Like many districts, this one began their initiative to implement workshop in their lower schools, where, over the years, it took root. It’s even been embraced by the 6th grade teachers, who’d noticed that their incoming students were arriving with a much greater sense of agency and identity as readers than they used to. But the 7th grade teachers Classic Middle School Booksweren’t so sure. They were deeply attached to the whole class novels they’d been teaching (sometimes for years), and they truly believed that that approach best prepared their students for high school. To me, this meant that they took their jobs seriously and wanted to do right by their students—and I used that as a place to start.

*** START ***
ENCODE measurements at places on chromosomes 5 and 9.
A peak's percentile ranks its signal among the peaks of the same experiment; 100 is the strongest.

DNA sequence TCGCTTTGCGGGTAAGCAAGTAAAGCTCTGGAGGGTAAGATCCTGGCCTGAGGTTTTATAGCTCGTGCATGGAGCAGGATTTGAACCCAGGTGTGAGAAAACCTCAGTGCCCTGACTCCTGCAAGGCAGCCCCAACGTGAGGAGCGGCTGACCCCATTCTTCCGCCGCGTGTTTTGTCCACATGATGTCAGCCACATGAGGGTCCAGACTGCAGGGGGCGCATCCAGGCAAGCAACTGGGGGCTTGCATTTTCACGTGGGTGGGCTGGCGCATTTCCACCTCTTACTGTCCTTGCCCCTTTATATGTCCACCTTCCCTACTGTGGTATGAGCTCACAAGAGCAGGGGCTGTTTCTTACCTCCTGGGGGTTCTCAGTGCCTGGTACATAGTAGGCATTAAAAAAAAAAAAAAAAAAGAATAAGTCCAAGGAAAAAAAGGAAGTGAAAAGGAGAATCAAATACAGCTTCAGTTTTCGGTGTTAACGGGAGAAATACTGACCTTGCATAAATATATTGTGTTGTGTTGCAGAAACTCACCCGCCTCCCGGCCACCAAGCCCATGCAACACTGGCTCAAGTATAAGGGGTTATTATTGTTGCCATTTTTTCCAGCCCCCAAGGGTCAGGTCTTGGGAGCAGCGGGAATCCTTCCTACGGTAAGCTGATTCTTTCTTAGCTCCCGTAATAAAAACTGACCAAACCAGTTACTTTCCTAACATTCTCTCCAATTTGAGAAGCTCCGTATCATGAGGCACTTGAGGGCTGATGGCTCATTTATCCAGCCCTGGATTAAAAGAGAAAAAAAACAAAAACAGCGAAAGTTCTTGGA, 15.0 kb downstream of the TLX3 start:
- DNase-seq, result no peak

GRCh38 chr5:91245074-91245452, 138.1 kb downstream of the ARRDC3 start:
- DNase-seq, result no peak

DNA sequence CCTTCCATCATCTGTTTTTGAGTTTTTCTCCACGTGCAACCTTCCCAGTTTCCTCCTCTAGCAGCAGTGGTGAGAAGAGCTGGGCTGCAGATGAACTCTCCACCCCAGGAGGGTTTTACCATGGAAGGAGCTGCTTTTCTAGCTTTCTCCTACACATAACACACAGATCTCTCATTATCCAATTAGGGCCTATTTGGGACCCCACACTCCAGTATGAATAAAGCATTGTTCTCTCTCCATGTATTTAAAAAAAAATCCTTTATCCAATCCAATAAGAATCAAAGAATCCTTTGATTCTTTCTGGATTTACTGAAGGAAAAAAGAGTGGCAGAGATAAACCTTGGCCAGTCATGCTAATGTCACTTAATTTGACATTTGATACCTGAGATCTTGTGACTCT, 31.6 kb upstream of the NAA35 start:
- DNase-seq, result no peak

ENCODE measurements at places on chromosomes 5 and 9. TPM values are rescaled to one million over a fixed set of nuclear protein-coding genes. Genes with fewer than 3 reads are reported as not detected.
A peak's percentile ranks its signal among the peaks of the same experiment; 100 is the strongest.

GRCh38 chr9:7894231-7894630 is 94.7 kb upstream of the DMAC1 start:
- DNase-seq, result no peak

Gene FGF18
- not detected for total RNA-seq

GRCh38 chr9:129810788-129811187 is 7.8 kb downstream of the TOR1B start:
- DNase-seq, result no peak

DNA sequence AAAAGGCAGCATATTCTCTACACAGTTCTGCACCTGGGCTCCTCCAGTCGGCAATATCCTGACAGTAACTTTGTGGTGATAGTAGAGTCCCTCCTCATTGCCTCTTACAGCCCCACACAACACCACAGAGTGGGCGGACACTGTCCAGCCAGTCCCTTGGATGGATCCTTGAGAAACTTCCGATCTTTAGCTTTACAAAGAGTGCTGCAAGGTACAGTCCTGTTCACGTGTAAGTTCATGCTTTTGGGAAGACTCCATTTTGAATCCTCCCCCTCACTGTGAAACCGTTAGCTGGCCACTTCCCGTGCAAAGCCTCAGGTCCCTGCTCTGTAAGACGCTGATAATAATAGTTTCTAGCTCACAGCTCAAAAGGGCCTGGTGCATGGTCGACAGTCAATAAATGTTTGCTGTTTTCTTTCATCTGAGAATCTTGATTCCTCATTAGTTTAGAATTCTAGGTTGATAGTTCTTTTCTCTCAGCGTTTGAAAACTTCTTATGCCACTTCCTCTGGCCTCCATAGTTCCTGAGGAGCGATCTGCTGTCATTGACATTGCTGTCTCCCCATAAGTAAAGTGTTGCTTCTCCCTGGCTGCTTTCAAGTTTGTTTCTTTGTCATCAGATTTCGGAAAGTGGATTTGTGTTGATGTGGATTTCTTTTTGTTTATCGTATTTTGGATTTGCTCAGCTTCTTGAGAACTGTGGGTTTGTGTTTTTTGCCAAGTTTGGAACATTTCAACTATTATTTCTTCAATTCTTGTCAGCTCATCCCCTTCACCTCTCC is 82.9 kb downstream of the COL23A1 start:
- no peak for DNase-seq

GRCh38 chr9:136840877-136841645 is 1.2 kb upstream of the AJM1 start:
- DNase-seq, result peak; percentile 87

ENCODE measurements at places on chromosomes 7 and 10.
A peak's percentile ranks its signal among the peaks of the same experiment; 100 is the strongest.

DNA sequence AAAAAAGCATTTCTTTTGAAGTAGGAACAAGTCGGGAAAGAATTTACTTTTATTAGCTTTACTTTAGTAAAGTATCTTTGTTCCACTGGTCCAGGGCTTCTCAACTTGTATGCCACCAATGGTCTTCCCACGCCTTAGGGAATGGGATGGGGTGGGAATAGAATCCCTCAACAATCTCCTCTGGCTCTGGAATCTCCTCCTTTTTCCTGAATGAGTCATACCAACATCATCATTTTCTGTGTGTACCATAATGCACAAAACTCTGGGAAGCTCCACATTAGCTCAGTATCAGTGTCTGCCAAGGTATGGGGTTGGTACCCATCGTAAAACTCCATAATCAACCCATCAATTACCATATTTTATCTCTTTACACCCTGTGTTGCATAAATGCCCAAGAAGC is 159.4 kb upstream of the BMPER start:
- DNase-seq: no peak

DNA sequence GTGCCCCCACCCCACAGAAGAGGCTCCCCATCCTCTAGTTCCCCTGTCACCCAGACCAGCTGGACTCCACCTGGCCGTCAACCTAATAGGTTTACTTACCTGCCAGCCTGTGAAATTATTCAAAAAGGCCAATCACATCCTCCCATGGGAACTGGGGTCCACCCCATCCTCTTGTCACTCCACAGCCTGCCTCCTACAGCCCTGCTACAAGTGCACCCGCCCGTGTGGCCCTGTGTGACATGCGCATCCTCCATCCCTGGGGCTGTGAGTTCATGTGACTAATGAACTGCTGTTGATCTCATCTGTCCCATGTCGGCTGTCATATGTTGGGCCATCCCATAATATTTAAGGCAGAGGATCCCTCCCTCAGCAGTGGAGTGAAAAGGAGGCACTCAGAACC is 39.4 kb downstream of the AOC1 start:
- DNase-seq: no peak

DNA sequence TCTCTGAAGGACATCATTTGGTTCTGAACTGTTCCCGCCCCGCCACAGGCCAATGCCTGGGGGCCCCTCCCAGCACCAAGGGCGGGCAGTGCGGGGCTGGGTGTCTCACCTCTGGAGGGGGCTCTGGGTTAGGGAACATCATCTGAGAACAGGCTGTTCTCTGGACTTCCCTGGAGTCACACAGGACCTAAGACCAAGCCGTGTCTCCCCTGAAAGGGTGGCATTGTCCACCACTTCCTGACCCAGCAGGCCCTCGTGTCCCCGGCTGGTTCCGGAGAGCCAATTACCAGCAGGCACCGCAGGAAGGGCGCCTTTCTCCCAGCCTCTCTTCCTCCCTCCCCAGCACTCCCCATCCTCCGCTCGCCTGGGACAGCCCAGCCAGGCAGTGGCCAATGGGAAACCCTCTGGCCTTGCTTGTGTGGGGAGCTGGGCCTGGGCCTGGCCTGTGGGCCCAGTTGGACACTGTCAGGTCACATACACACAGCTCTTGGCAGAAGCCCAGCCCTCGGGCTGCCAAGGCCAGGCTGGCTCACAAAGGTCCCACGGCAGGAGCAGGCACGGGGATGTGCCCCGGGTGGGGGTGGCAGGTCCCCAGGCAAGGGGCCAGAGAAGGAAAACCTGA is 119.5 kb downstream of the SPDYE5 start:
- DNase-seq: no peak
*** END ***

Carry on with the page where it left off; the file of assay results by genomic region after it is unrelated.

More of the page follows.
Over several visits, I’d shown them Penny Kittle’s videos where many of her students confess that they’d basically all but stopped reading in middle school. And I’d shared some from their own district’s lower schools that captured local fourth and fifth graders engaged in book club discussions. I’d demonstrated lessons; given workshop on books talks and interactive read alouds; created charts and handouts like the one below, and introduced them to blogs by middle school teachers, like Tara Smith’s and Pernille Ripp’s. But while they were intrigued enough to institute ten minutes of independent reading in their classrooms several times a week, they still struggled letting go of the whole class texts.

Read Alouds vs. Whole Class Novels 2

So I decided to take a new tact. For this visit, I’d committed myself to taking whatever whole-class-book lesson the host teacher had planned and show them how to shift that to a workshop approach by unpacking my thinking. So once I was fully caffeinated and had helped David shovel our sidewalk and stoop, I made myself a cup of tea and sat down at my desk to take another look at the email the teacher had sent.